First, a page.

The two key developers of OpenOffice -- Apache OpenOffice and LibreOffice -- are opening up a wee bit about their next versions. And yes, Office 2013, the cloud, social networks and tablets are on the minds of the open source office suite developers.
Apache OpenOffice 3.5, slated for delivery in the first quarter of 2013, will offer better interoperability with Microsoft Office 2007-2013 XML formats, as well as enhanced performance, stability, usability and more language support, according to the OpenOffice.org blog.
Version 4.0 will follow will some of the features of the IBM Lotus Symphony code donated this year to the Apache Foundation.
Rob Weir, an IBMer involved with Apache OpenOffice, said users are most interested in Office interoperability and user interface improvements, but he added that cloud-enabling the suite and making it easier to use with social networks and in enterprise settings are also important areas of focuss.
"The top ideas received so far are for improved Microsoft interop, especially with the
Office 2007-2013 XML formats. So that is a core focus for the next release," Weir wrote in an email to this blogger. "There were also a good number of comments and votes regarding the user interface and general desire to freshen it, make it more modern. So we're putting together a proposal for how we can do that. This might include some UI enhancements from Symphony as well."
Weir said offering support for standards is one way to better cloud-enable OpenOffice.
"As for the cloud-enabled stuff, I think it is important to distinguish between enhancements that are based on open standards and are generally useful, versus things that are applicable to just a single vendor. I'm interested in enabling Apache OpenOffice support for
standards like OpenSocial, CMIS and OData," he wrote.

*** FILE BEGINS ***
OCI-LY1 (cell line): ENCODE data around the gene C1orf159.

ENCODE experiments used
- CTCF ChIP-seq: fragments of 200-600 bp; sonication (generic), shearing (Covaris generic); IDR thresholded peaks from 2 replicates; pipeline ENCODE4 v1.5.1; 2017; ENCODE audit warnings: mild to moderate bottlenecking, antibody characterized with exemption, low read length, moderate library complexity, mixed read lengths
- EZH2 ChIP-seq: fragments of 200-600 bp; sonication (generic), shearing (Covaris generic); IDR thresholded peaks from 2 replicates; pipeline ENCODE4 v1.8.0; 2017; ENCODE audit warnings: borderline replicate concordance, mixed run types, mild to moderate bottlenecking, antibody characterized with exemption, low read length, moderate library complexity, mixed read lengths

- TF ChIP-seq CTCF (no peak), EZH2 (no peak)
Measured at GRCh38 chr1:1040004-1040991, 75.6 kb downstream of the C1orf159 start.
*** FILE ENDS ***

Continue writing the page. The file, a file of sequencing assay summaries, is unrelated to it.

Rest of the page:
"Adding this support is generally good for the ecosystem. It also helps enable extension authors to take advantage of this support to write 3rd party extensions that help bridge OpenOffice and 3rd party clouds and collaboration servers. So again the idea is to push the support of relevant open standards into the core product, which then enables third parties to use that support to more easily connect OpenOffice to enterprise services. That said, there are certain ubiquitous consumer services that it might make sense to support right out of the box, Twitter, Facebook, DropBox, etc."
He said making "OpenOffice easier to deploy and maintain in large installation environments" is also something being looked at. "So install automation, customization of installs, ability for IT departments to bundle and automatically install extensions, ways of doing incremental
updates,etc., are things that we're looking at," Weir wrote.
Meanwhile, The Document Foundation, which yesterday announced its second anniversary, lauded the release of versions 3.5 and 3.6 in 2012 and tipped its hat at next generation offerings for the cloud and BYOD wave.
"TDF has shown the prototypes of a cloud and a tablet version of LibreOffice, which will be available sometime in late 2013 or early 2014," wrote Italo Vignoli, a spokesman for The Doucment Foundation.